Last May, the Yahoo Future of Web Search Conference was held in Barcelona. Hat tip to Keri Morgret, it appears that videos of the presentations are online.
On Sunday, I posted over at Search Engine Land about the papers that have been published for AIRWeb 2007. The papers from the Third International Workshop on Adversarial Information Retrieval on the Web contain some interesting topics that are worth looking at if you are concerned about Web spam.
One of the Organizing Committee members of AIRWeb2007, Carlos Castillo of Yahoo Research, was one of the presenters at the Yahoo Future of Web Search Conference. His presentation is pretty interesting – Using Rank Propagation and Probabilistic Counting for Link-based Spam Detection.
It covers subjects such as:
- Link farms
- The use of statistics to identify spam (Spam, Damn Spam, and Statistics)
- Numbers of in-links to spam pages
- Number of out-links to spam pages
- About 35% of links pointing to a page are reciprocated (this is normal).
- Similarity of neighbors that you link to and that link to you (for instance, it’s common for blogs link to blogs).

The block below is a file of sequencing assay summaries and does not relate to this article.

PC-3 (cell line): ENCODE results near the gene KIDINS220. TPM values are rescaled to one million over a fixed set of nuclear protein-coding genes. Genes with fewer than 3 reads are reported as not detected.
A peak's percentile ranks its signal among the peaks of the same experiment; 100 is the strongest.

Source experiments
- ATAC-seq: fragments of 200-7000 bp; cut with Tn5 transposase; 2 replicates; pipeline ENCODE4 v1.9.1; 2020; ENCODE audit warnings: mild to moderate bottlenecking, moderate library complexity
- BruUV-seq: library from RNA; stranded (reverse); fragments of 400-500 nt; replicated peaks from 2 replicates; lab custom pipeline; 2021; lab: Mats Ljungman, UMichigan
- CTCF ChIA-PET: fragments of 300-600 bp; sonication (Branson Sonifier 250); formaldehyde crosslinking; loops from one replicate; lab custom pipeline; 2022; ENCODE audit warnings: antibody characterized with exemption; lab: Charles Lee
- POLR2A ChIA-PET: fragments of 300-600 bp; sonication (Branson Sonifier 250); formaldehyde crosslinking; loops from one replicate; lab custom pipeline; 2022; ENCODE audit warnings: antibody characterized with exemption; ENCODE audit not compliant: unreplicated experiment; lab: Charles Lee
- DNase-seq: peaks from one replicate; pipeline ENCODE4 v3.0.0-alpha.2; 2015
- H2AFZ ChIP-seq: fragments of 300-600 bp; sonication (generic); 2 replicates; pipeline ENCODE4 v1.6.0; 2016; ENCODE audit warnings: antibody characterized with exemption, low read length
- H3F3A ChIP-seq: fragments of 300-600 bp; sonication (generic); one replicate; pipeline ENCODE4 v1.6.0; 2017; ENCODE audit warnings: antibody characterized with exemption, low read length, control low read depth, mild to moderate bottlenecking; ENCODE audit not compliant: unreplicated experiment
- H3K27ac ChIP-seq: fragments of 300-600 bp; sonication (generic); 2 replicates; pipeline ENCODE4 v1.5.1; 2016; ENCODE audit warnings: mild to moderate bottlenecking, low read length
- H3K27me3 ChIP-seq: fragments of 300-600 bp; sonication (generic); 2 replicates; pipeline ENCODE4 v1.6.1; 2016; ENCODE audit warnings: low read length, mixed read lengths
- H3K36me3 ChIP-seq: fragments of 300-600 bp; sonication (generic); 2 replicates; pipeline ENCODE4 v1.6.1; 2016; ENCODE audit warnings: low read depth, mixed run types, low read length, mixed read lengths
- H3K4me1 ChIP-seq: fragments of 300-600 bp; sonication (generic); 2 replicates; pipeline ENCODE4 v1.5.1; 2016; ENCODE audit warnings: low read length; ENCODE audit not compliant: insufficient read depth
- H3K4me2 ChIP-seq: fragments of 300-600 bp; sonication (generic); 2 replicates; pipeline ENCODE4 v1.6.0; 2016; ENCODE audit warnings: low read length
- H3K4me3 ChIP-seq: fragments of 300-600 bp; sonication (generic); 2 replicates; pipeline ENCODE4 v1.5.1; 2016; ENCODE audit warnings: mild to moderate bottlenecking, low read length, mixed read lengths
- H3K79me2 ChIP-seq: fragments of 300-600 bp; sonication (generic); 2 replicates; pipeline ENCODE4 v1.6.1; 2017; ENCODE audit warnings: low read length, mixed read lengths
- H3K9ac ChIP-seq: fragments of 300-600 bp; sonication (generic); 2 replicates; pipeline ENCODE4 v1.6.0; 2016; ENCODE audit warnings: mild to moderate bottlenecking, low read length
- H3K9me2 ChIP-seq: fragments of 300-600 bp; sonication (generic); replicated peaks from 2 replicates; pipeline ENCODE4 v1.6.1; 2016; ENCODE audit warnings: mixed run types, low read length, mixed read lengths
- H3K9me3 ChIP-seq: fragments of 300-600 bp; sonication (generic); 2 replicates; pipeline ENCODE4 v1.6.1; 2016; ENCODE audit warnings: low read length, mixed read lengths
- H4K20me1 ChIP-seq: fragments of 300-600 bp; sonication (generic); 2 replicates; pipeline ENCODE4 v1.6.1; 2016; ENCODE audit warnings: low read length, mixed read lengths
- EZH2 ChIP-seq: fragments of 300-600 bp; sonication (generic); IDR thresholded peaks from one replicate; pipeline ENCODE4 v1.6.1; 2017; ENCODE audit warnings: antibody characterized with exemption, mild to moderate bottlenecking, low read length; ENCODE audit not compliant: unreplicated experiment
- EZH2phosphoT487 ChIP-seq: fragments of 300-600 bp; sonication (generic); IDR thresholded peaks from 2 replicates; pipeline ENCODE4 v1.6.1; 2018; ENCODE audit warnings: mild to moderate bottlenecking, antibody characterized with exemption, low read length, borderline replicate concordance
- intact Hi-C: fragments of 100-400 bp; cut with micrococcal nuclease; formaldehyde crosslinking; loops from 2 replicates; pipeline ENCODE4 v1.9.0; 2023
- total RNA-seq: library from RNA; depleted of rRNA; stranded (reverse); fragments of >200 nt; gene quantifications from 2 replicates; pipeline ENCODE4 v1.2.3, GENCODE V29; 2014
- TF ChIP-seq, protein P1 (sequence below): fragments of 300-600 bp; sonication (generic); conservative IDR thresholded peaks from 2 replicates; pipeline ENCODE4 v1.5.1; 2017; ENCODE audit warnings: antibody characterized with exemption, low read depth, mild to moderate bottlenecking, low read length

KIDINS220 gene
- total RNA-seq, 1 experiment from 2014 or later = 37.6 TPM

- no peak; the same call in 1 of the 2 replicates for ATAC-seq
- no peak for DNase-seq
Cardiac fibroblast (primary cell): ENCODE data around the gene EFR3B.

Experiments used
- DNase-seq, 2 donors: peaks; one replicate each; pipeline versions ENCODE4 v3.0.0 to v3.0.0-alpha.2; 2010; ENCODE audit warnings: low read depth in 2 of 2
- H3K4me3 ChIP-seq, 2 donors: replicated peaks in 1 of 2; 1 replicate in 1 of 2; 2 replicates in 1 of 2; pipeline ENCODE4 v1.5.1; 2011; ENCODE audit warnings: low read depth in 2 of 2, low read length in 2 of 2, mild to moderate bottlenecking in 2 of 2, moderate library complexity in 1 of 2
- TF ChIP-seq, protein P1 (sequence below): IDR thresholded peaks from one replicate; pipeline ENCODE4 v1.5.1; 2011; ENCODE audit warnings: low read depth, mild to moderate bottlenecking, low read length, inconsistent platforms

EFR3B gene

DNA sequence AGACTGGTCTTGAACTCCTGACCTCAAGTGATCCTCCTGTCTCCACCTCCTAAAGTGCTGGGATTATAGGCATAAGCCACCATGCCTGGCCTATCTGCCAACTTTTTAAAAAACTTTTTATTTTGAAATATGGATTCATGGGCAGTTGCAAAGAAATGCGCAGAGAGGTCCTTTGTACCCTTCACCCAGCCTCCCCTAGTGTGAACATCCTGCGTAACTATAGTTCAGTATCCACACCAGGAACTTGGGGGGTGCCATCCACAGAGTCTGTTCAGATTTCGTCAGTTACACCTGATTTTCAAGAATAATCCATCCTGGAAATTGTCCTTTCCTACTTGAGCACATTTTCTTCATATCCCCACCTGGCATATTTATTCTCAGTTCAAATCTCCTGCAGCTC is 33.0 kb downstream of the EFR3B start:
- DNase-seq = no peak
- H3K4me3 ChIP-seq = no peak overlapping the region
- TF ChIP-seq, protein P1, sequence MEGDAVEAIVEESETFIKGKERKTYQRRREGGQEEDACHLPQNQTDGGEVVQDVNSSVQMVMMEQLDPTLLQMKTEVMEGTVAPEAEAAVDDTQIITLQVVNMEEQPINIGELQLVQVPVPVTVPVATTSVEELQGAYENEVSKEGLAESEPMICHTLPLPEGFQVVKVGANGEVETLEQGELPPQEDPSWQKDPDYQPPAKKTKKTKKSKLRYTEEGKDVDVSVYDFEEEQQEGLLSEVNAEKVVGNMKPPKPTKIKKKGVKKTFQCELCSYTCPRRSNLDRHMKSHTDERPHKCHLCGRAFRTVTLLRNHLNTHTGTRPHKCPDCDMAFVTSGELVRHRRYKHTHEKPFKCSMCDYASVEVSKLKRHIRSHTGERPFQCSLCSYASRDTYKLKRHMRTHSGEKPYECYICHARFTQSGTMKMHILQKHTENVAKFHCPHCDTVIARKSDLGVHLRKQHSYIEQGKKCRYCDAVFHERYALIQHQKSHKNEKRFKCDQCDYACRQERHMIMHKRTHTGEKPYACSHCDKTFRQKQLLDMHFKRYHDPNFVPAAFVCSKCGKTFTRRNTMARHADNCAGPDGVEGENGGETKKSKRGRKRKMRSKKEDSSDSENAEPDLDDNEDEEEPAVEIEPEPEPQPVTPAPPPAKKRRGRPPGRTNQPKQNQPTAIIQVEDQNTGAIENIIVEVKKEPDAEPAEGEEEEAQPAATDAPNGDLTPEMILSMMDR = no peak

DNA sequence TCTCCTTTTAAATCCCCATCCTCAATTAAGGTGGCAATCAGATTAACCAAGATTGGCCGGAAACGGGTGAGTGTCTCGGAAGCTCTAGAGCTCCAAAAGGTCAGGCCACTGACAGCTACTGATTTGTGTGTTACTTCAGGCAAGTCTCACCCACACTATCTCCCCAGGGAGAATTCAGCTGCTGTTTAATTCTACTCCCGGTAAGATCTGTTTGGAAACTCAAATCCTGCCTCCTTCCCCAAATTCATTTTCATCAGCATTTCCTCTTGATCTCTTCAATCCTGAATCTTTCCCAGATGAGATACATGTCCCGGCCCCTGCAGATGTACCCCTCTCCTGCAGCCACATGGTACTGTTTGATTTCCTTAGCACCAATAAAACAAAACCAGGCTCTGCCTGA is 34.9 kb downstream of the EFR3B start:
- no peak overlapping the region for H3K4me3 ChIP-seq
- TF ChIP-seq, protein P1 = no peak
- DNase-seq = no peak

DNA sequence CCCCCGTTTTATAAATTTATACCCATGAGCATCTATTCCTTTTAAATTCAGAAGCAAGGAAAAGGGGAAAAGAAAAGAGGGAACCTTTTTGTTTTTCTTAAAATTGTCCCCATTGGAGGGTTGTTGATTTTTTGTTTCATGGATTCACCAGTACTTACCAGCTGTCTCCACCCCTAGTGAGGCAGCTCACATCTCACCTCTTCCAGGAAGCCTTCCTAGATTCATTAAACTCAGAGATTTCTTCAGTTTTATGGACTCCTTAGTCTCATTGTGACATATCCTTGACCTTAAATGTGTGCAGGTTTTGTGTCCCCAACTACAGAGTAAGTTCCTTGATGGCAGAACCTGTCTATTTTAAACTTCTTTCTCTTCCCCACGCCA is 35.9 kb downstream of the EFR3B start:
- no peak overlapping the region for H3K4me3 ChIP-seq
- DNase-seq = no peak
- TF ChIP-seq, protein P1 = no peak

- Spam pages tend to be demoted rather than removed in rankings from a search index
- PageRank alone is not a good detector of spam pages
- Trustrank – if you have a high page rank, but are far away (in terms of links) from trusted Web pages, you are suspicious
- Trustrank is biased against new pages
- Truncated PageRank – lessening the importance of nodes (other pages) that are very close (in terms distance based upon number of links) to a page
- Counting supporters at different distances
There is a paper that goes with the presentation – Using Rank Propagation and Probabilistic Counting for Link-Based Spam Detection
Carlos Castillo notes that this method only covers looking at links, and that it doesn’t consider the content of pages. He also points out that there are methods of looking at content that could be used in conjunction with this method that could increase the amount of spam pages, and reduce the amount of false positives – pages that might be identified by this system as spam even though they aren’t.